IRELAND, past and present, is full of ironies. We profile eleven of them:
1. Many more people joined up to serve with the British Army in the Great War than joined the rebels on Easter Monday 1916
This year, 2016, will see the 100th anniversary of the Easter Rising of 1916. It will also be the 100th anniversary of the Battle of the Somme in which thousands of Irishmen fought. However, the part played by Irishmen in the Great War is still a deeply divisive issue in Ireland.
Conscription was not introduced in Ireland, as the British Government knew that it could not be made to work. Despite this, about 210,000 Irishmen joined up, with around 50,000 being killed.
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Meanwhile, James Connolly and his comrades began plotting to overthrow British rule in Ireland, culminating in the Easter Rising of 1916. Less than 5,000 people sided with Connolly in the fighting, and the action, in the short term, failed.
But it ultimately led to Irish independence, and was a signal to countries around the world seeking freedom from Britain that it could be done.
2. An attempt to save the Irish language began at an inopportune time
The Gaelic League’s attempts to resuscitate the Irish language were having some success at the turn of the 19th century.
Ironically, this process happened to coincide with the beginning of a seemingly endless conveyor belt of Irish literary talent over the next several decades: James Joyce, Oscar Wilde, George Bernard Shaw, Bram Stoker, Patrick Kavanagh, Flann O’Brien, WB Yeats, Samuel Beckett, Sean O’Casey, JM Synge, Seamus Heaney, and Brian Friel. These writers all wrote in English with the exception of Beckett who wrote in French.
The Irish language was basically dead in the water from that point onwards.
3. St Patrick wasn’t Irish
St Patrick may have been a Welshman, although it seems equally likely that he was born in southern Scotland to a Roman family. A Roman in the gloamin’ in fact.
4. The great ‘British’ military leader Wellington was Irish
Born in Dublin, there is no evidence of him ever having uttered the oft-repeated line attributed to him: “Just because a man was born in a stable doesn’t make him a horse.” On the contrary he appears to have been proud of his homeland.
5. Ulster as Gaeilge
Ulster, including that part under British jurisdiction has more extant Irish place-names than any other province. It’s a long story . . .
6. The middle of Europe would have been a more suitable location for Ireland
Ireland’s talent for literature, poetry, drama, music, arts and philosophy puts it much more in line with central or southern European countries. Yet it finds itself on an island clinging to the northerly fringes of Europe, in effect a maritime country.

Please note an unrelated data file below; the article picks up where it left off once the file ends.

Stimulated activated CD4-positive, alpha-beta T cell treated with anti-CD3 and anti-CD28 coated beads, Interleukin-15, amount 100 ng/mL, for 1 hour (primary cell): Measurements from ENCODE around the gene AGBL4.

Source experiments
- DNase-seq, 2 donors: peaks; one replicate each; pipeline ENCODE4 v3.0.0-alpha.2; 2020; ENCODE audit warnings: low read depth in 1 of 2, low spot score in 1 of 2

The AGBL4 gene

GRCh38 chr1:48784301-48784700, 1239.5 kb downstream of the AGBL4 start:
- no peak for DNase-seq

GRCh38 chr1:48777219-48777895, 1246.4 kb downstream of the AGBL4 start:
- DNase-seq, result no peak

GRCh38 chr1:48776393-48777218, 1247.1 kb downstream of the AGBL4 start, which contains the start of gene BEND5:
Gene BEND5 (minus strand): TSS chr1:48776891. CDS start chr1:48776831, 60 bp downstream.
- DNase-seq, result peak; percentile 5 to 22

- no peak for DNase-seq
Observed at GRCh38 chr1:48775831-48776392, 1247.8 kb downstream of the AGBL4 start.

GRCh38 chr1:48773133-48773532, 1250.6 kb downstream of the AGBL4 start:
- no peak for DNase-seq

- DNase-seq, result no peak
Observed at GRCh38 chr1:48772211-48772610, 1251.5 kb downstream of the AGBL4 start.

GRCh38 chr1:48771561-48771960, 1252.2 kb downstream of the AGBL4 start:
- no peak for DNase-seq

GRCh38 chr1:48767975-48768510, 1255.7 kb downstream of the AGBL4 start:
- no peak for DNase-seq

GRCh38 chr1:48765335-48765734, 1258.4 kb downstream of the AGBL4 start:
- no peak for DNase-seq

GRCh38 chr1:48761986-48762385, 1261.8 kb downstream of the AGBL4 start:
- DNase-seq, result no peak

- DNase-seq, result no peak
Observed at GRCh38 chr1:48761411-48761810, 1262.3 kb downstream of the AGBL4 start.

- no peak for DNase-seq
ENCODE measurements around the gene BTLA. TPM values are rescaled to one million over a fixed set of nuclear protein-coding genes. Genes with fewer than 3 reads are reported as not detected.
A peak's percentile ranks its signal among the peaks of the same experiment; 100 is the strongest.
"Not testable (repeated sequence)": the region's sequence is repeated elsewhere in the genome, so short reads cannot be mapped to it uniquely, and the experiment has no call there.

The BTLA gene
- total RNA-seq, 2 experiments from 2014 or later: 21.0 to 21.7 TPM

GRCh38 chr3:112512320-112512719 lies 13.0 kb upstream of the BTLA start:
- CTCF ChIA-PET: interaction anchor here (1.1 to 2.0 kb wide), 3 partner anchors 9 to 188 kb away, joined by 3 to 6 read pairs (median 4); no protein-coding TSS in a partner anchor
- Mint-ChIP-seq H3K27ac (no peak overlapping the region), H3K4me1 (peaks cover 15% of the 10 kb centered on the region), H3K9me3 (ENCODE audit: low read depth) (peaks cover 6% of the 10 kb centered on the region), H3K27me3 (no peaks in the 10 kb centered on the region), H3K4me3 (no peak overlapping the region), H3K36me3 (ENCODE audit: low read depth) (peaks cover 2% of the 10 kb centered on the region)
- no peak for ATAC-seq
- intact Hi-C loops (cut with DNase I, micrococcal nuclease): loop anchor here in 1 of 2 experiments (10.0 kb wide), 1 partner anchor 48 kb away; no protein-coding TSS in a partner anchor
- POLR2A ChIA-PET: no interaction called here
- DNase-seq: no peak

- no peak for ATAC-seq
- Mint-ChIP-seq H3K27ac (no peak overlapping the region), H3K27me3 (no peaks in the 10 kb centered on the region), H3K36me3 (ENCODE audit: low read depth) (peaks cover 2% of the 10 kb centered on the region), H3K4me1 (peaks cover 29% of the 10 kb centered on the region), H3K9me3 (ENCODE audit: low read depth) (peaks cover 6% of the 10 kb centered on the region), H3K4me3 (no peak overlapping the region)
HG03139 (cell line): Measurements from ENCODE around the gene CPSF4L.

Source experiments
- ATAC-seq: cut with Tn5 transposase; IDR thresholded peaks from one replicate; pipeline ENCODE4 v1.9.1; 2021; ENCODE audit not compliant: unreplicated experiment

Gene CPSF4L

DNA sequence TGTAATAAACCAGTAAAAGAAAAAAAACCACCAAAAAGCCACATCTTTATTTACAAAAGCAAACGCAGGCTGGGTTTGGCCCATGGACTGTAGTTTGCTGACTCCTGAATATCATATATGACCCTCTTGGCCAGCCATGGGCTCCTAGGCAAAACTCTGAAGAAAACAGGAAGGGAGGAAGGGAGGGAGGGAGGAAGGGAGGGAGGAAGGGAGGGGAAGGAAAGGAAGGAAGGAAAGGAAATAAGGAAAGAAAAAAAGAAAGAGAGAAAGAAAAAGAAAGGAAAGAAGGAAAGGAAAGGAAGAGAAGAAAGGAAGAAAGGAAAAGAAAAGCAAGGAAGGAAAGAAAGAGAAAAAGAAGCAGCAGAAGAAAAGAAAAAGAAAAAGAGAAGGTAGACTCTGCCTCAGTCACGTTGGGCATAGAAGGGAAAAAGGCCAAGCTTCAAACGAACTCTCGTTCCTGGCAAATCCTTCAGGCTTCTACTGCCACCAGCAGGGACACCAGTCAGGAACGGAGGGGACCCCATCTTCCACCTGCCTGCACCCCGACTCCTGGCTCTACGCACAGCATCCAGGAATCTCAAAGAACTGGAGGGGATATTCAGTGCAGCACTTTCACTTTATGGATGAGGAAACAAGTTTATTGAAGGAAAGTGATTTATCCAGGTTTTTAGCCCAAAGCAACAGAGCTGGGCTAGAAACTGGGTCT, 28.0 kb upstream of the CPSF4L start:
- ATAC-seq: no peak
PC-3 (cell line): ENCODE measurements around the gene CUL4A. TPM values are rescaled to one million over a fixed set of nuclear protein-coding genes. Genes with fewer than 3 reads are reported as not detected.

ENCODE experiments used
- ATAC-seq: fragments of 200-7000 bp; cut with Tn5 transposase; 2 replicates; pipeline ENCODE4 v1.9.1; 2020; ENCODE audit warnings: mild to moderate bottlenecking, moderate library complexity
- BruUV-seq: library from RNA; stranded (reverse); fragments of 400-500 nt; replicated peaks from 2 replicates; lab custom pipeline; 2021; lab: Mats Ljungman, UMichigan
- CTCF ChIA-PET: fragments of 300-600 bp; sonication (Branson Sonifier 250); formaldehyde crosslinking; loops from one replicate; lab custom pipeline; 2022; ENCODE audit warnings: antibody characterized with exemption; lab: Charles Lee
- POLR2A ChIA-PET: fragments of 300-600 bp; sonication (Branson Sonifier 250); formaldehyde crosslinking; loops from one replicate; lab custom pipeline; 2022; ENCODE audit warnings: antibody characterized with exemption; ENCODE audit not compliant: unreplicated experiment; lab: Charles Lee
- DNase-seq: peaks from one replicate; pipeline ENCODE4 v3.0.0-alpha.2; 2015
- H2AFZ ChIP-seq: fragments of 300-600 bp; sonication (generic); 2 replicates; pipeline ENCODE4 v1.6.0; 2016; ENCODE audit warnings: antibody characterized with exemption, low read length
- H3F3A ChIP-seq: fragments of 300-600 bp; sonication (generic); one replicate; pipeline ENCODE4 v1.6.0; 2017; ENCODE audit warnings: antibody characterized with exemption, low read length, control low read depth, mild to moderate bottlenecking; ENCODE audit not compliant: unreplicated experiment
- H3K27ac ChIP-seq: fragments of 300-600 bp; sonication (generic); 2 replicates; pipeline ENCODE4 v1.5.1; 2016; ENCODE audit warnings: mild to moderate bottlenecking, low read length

But unlike its artistic endeavours, Ireland has never shown any great tendencies for seamanship or nautical matters.
It’s basically in the wrong place.
7. Gulliver missed his target
Gulliver’s Travels was originally written by Jonathan Swift as a biting satire aimed at a depraved and miserable universe. Swift would probably have appreciated the bitter irony that today the book has become a children’s story of Disneyland proportions. Par for the course, you can almost hear him saying.
8. Decades of wasted years and lives
Everything that Rev Ian Paisley signed up to in 2007 to enter the power-sharing executive in Stormont was included in the Sunningdale Agreement of 1973 and the Anglo Irish Agreement of 1985.
9. The prime minister who died hunting
The last prime minister of the North, Brian Faulkner, was killed at the height of the Troubles in 1977 — following a riding accident while hunting with the Co. Down Staghounds.
One of the most closely guarded politicians in Europe at the time, Faulkner had been riding at full gallop along a narrow country road when his horse slipped. He fell off and was killed instantly.
10. Fridges, and their part in Irish history
Yes, fridges emerged as a player in the affairs of Ireland. The birth of the Land League and a significant refrigeration moment both took place in the same year, 1879. This may not seem a huge irony as ironies go, but fridges were to make the transport of meat over long distances feasible. And that spelt trouble for Irish farmers.
Due to the agitating of the Land League, those who worked the land in Ireland, largely speaking, owned it. However, with meat from Australia, New Zealand and Argentina now available on the open market thanks to refrigeration, the value of Irish agriculture fell spectacularly. It wasn’t until the coming of the EU and the Common Agricultural Policy that farming in Ireland really recovered its profitability.
11. The true irony of A Fairytale of New York
It’s a coincidence that Shane MacGowan, who co-wrote A Fairytale of New York, was born on Christmas Day, not an irony. It’s also a coincidence that Shane, an avowed bon viveur should write one of the greatest Christmas songs of all time. But it is a terrible, tragic irony that Kirsty MacColl, the singer who performs the duet with Shane, should have been killed in an accident at Christmas time, 2000.